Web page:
Carlos the Closer

Due to a combination of a tremendous strikeout mark, a solid ERA and a nice WHIP, Carlos Marmol had a fantasy value of roughly $6 in a 12-team mixed league last year. That figures to go up substantially in 2009 as he takes over the closer’s role for the Cubs with the departure of Kerry Wood.

Some owners will be wary of Marmol, due to the fact that he hasn’t been a closer for a full season previously. Others will point to his high walk rate, while some will be scared off by his FIP, which was nearly a run higher than his actual ERA. There are also questions about his stamina, as a rough patch in June was attributed to fatigue.

Smart fantasy owners will use all of these fears to acquire Marmol cheaper than he should go in an auction or later than he should go in a draft.

While Marmol has not closed previously, he converted seven of eight save chances last year (one of his two blown saves came in the seventh inning). The walk rate is definitely a concern, but as Francisco Rodriguez has shown the last few years, a high strikeout rate can offset a poor walk rate. Most of Marmol’s poor outings came between May 31 and July 2. But whatever was bothering him then was quickly rectified. After the break he had a 1.29 ERA with 16 BB and 44 K in 35 IP.

The Cubs also have former Marlins closer Kevin Gregg and former college football star Jeff Samardzija in the bullpen. They may siphon off some saves during the year, but in 2008 Wood had 34 of the team’s 44 saves. Since the Norm Charlton-Heathcliff Slocumb fiasco in 1997, manager Lou Piniella has displayed a strong preference for one closer in his next 10 seasons at the helm. Not once in those 10 years have two relievers on a Piniella-managed team reached double digits in saves.

Wood had a $19 season in 2008 and was a top-25 pitcher overall as the Cubs closer. I might be a tad more conservative than that for Marmol, but I would expect that to be a ballpark figure of his worth in 2009.




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  1. Marmol’s struggles are not related to mechanics but adjustments by major league hitting (specifically in reference to a drastic reduction in swing rates against his slider).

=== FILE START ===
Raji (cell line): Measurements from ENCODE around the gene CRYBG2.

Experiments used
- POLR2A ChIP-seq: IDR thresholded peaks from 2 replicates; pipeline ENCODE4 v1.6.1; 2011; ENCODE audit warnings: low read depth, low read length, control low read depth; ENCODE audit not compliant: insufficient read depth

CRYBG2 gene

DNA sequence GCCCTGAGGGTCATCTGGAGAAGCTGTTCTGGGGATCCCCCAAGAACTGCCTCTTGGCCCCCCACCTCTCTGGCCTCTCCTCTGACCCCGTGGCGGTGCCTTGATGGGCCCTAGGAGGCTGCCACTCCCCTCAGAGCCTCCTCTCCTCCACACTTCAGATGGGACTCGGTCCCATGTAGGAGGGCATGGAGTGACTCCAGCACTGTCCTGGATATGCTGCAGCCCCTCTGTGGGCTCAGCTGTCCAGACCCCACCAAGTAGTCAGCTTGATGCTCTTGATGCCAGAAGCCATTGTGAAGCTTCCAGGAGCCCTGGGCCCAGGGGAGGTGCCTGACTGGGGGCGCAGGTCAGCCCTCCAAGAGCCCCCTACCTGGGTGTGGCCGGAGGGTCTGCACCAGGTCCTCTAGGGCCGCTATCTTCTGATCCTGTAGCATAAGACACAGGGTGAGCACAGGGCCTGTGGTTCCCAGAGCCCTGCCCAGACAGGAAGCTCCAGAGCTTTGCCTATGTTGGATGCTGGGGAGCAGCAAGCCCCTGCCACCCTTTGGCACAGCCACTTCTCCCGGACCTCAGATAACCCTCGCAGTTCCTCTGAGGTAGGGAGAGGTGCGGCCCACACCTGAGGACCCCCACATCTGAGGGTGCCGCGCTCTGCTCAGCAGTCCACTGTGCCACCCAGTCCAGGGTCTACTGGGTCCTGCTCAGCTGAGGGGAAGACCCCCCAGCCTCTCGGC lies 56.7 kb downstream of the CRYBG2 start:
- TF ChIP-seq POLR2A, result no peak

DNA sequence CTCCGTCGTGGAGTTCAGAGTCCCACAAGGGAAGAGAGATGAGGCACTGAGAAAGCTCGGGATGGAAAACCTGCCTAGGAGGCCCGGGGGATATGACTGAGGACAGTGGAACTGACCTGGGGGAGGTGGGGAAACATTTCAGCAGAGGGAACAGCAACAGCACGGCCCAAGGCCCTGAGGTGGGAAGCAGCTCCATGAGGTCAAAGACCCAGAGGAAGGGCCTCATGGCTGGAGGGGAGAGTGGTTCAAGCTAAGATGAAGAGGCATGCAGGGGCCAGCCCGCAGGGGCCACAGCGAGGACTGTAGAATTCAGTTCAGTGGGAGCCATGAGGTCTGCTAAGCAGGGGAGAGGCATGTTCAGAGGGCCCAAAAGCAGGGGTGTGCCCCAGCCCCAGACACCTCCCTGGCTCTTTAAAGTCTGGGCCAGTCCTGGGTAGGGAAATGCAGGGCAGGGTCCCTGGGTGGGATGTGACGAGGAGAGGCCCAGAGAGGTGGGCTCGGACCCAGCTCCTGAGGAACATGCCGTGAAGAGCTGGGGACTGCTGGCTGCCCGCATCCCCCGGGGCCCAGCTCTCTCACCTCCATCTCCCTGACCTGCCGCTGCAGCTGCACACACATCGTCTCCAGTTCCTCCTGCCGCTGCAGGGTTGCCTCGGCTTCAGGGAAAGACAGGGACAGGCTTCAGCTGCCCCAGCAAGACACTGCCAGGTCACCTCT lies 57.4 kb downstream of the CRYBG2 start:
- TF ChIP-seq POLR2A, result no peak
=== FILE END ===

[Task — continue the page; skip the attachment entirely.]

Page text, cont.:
If you take a look at Marmol’s three year Pitch FX data, courtesy of Fangraphs.com, there are several things to note:
    1) Marmol’s velocity on each pitch is right in line with his three year averages (or slightly higher) — IN-Vel is irrelevant because it refers to intentional balls.
    2) Marmol’s horizontal slider movement is on a three year decline, but still within 0.3 inches of his 2008 horizontal movement levels.
    3) Marmol’s vertical movement on the slider has been consistent each of the past three seasons.
    4) Marmol’s fastball movement (vertical and horizontal) and velocity has been consistent during his career as a reliever.
    5) Marmol’s curveball has maintained its vertical movement each season, but lost some horizontal movement each of the past three seasons — although his 2009 horizontal movement is within a 0.4 inches of his 2008 movement level.
    6) Marmol’s curveball has gotten faster each of the past three seasons.

    Marmol’s stuff has been as good as its ever been. Especially compared to last year, Marmol’s break on each pitch has been relatively the same and his velocities have also the same (or better) on each of his pitches. So why, if his stuff has been the same, has Marmol’s runs prevention per 100 pitches value on the slider dropped from a peak of 21.4 in 2008 to a career low 3.8 in 2009?

    In my opinion, the answer is not that he’s been overworked each of the past two seasons (he leads all relievers in IP from 2007-2008).

    Each of the last two seasons, hitters have increasingly come to recognize that Marmol’s sick slider usually breaks outside of the zone when thrown low — and thus can be taken for a ball rather than swinging strike. Since his 2007, Marmol has induced about 5% less swings (per season) on pitches thrown outside of the zone. Furthermore, as hitters have been swinging at less and less of his pitches in general, his walk rate has skyrocketed from 4.54 per nine innings in 2007 to a ridiculous 8.48 rate per nine in 2009, while the strikeout per nine rate has declined from 12.46 to 10.56 over that same time frame. What is surely doing most of this damage is an increase reliance by Marmol on his slider. Since 2007, Marmol’s slider usage has increased from 31.5% to 38.2% to a current rate of 40.0%. Thus, while Marmol’s slider has been equally effective in terms of pure stuff each of the past three years, hitters have caught on to the fact that the low slider will break for a ball and thus can be taken for ball four rather than a swinging strike three.

    The only remedy is a counter adjustment in Marmol’s pitch selection and location. Unless he starts mixing up his pitches more effectively — working in more, better controlled fastballs, for instance — and holding off the low slider, Marmol’s effectiveness as a top stop reliever will continue to decline.

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